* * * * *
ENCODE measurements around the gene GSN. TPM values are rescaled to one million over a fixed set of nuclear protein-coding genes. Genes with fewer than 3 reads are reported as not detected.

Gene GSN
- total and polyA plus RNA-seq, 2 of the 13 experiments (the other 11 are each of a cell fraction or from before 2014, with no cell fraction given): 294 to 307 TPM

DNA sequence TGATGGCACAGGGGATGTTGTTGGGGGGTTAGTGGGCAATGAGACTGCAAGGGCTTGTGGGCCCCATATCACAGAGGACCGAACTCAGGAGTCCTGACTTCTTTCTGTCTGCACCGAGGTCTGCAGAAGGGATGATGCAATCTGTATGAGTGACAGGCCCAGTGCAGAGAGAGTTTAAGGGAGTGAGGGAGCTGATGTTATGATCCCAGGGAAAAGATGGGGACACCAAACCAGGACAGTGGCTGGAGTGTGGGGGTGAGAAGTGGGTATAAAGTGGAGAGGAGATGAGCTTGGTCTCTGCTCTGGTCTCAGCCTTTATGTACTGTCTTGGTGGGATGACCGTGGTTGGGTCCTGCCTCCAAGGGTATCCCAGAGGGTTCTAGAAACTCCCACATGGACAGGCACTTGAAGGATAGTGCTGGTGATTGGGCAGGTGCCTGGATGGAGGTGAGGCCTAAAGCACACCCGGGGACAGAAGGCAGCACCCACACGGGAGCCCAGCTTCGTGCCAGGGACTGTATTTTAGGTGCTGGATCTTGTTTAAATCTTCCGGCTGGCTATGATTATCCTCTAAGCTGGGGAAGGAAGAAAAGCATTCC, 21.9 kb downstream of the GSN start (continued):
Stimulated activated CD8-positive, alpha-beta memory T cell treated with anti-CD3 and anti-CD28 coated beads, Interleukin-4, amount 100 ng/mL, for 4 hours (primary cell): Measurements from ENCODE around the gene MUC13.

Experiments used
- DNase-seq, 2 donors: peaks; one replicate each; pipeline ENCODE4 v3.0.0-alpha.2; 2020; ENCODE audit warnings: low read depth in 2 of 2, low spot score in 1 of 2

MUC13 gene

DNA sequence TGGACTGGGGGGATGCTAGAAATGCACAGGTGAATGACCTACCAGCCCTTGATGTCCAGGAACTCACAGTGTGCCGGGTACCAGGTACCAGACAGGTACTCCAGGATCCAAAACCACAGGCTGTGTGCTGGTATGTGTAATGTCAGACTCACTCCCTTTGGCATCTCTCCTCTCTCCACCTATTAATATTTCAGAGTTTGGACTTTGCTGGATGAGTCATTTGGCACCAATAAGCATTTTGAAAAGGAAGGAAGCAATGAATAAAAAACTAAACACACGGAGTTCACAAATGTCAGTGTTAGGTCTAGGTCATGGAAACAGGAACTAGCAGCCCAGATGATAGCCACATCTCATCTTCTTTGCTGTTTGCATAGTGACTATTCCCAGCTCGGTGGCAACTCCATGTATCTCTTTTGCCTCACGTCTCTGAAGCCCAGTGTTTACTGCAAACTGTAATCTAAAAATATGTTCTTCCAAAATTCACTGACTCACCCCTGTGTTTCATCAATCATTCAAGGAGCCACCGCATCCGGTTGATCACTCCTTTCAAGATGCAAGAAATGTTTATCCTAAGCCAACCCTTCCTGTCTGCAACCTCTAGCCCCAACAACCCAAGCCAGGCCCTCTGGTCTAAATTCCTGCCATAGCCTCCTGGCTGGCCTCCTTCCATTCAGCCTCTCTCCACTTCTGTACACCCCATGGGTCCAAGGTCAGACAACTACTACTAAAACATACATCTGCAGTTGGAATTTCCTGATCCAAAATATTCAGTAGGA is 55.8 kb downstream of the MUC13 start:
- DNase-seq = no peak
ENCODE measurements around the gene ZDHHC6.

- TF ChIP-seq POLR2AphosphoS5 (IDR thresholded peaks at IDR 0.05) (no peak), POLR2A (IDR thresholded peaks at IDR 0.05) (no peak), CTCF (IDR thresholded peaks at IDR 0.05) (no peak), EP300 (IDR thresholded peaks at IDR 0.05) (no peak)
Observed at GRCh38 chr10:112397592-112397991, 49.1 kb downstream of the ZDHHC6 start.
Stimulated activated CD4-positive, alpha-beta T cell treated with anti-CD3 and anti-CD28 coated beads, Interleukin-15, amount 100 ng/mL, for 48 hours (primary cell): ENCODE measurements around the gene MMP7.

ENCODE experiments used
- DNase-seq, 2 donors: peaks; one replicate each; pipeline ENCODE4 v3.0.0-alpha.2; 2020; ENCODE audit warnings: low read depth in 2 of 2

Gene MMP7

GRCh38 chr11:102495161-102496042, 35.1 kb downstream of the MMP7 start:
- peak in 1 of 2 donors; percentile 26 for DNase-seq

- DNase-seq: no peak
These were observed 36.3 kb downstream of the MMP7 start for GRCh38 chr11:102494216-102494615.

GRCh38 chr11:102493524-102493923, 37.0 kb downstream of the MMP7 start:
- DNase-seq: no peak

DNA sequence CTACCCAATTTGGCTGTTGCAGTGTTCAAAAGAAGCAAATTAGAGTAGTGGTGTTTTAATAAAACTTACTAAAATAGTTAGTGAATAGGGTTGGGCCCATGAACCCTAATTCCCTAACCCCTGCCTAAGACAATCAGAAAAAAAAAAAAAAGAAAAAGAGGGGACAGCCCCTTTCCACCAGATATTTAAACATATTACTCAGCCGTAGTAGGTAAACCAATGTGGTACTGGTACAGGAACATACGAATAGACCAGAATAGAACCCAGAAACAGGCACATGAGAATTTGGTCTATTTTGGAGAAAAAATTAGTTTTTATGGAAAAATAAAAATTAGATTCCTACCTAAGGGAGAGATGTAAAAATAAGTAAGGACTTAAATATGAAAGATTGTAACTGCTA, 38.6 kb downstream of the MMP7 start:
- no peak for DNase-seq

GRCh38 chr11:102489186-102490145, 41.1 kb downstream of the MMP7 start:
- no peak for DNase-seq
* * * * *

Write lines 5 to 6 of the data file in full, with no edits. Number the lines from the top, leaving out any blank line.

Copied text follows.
Stimulated activated CD8-positive, alpha-beta memory T cell treated with anti-CD3 and anti-CD28 coated beads, Interleukin-4, amount 100 ng/mL, for 4 hours (primary cell): Measurements from ENCODE around the gene MUC13.

Experiments used